Željko Heimer, 22 May 2009
The four C-shaped elements shown on the coat of arms of Serbia are called ocila. Another word in Serbian for
the same device is ognjila, but I do not think that this is
ever used for those elements in this context.
In English, an ocila is called a firesteel, being a cup or plate used for holding fire in religious service, most usually beneath icons, providing fragrant smoke. A similar device is also known in Western European heraldry, then most usually with opening above, often with fire bursting from it.
The meaning and use of this symbol is said to date back to the 13th century, referring to the life of St. Sava, a Serbian prince, monk, and a patron of the Serbian
Orthodox Church (established in 1219).
During that time of transition in Serbian maedieval history, the state was pressured by the Holy See to convert into Catholicism. Since the state did not have its own independent ecclesiastic establishment, St. Sava called for establishment of a Serbian independent Archiepiscopat, and as well called on all Serbs to unite against the pressure from the Holy See.
St. Sava said, "Only Unity Saves the Serbs", in Serbian, Samo Sloga Srbina Spasava. Every word in that sentence begins with the letter "S", written #x0421; in Cyrillic alphabet. There comes the explanation why there are four C's in the Serbian coat of arms. The Serbian coat of arms represents a reminder for a need for Serbian people to unite with the cause to preserve their heritage and nationhood.
David Adizes, 23 November 1999
Before the 12th century, an almost identical cross with four C- or rather B-shaped firesteels was used by the Byzantine Palaiologos Emperors, the letters standing for the Emperor's motto: Βασιλευς Βασιλεων Βασιλευων Βασιλευσιν, that is, "King of Kings, ruling over Kings".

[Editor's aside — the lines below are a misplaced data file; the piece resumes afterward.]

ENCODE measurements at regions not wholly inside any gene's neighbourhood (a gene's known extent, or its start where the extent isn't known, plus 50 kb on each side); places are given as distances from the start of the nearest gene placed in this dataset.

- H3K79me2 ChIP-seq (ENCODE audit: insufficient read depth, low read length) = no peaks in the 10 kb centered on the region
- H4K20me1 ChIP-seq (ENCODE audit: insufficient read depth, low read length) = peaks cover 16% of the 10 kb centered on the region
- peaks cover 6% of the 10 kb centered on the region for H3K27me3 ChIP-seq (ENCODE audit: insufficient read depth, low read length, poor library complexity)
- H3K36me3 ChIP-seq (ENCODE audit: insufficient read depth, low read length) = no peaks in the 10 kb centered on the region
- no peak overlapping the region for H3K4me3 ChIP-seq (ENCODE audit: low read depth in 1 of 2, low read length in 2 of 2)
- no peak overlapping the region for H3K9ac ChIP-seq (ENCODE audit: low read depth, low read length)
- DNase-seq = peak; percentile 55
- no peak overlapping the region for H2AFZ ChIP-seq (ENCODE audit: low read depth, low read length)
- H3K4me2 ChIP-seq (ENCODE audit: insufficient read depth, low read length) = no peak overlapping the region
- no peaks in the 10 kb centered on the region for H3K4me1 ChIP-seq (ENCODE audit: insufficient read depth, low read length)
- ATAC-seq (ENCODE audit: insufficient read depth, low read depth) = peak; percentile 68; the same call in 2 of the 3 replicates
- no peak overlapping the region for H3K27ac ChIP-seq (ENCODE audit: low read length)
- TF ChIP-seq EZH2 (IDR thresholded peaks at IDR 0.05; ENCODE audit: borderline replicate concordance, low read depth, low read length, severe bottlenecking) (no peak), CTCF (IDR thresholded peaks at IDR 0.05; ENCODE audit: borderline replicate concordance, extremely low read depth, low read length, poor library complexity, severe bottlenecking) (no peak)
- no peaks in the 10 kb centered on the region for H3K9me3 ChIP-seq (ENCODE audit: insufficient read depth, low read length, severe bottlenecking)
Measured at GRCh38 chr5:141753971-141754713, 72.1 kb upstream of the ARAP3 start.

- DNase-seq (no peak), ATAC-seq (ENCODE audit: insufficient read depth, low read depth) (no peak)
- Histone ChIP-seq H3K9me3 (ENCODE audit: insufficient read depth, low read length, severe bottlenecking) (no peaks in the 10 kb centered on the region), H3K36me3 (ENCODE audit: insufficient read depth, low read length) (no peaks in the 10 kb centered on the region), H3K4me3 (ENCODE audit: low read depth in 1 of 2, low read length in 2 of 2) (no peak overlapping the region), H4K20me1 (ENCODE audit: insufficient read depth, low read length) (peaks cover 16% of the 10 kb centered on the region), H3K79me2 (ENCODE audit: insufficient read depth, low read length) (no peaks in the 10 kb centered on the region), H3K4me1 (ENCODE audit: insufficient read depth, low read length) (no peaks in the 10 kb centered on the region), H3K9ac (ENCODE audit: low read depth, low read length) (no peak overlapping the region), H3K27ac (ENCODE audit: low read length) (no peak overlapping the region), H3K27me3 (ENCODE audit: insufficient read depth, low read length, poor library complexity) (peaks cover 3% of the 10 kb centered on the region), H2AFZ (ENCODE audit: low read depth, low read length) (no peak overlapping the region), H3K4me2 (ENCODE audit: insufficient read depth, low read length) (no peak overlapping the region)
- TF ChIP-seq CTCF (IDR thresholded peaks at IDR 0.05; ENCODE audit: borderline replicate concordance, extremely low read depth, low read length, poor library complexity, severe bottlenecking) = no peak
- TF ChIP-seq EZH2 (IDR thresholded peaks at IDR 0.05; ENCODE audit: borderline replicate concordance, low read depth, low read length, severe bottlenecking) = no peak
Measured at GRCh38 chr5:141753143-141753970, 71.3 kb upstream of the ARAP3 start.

Santiago Dotor, 25 November 1999
In the Orthodox Church, the cross that has been seen by Constantine the Great (270/288-337) is a very important symbol. Before the battle at Saxa
Rubra (Milvian Bridge) he is said to have seen in the sky a very bright
cross ("bright as many stars"). The message that he's been heard was: In
hoc signo vinces. There is a difference between this cross of victory
(Constantine won the battle) and the cross of crucifixion. In addition, it
is also a representation of the bright cross they believe that will appear in the sky at the end of the World (Matthew 24:30).
There are several different ways to represent brightness of that cross. One of them is with diagonal rays, the second is with the Greek letters IS HS NI KA (Jesus Christ is victor). The third way is with four firesteels. The cross with four firesteels is an old Byzantine/Orthodox symbol and should not be connected to the Palaiologos (the last ruling family). It has nothing to do with four Β (Greek or Serbian Cyrillic alphabet).
Zoran Nikolić, 14 July 2004